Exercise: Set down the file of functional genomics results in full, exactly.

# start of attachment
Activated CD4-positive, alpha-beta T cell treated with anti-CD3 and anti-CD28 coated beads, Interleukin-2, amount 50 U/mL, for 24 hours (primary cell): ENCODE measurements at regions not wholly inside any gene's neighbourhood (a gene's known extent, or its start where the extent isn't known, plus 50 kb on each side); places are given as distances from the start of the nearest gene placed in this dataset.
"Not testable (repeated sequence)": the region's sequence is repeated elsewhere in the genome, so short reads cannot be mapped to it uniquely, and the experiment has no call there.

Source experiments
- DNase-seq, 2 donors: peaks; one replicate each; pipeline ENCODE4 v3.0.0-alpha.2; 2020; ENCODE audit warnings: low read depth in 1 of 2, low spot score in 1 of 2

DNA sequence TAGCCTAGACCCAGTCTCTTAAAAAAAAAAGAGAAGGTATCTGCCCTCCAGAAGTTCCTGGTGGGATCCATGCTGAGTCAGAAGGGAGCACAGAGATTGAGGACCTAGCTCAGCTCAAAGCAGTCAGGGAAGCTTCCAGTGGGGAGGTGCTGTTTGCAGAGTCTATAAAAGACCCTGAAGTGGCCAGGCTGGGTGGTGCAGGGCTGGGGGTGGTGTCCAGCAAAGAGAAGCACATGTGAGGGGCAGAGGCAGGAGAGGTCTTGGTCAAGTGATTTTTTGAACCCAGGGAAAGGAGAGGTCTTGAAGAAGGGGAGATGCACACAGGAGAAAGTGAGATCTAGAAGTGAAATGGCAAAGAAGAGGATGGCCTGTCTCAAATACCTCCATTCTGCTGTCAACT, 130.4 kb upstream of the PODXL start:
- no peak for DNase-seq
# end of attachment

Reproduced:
Activated CD4-positive, alpha-beta T cell treated with anti-CD3 and anti-CD28 coated beads, Interleukin-2, amount 50 U/mL, for 24 hours (primary cell): ENCODE measurements at regions not wholly inside any gene's neighbourhood (a gene's known extent, or its start where the extent isn't known, plus 50 kb on each side); places are given as distances from the start of the nearest gene placed in this dataset.
"Not testable (repeated sequence)": the region's sequence is repeated elsewhere in the genome, so short reads cannot be mapped to it uniquely, and the experiment has no call there.

Source experiments
- DNase-seq, 2 donors: peaks; one replicate each; pipeline ENCODE4 v3.0.0-alpha.2; 2020; ENCODE audit warnings: low read depth in 1 of 2, low spot score in 1 of 2

DNA sequence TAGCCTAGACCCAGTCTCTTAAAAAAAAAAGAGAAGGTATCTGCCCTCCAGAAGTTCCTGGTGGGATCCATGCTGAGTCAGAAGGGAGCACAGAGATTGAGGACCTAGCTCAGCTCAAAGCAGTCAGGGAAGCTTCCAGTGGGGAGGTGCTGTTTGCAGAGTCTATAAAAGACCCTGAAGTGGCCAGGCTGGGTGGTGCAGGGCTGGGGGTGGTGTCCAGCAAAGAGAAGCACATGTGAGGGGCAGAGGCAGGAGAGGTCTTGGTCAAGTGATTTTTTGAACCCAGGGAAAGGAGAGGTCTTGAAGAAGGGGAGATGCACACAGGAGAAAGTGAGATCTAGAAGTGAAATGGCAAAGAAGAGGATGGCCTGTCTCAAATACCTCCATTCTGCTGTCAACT, 130.4 kb upstream of the PODXL start:
- no peak for DNase-seq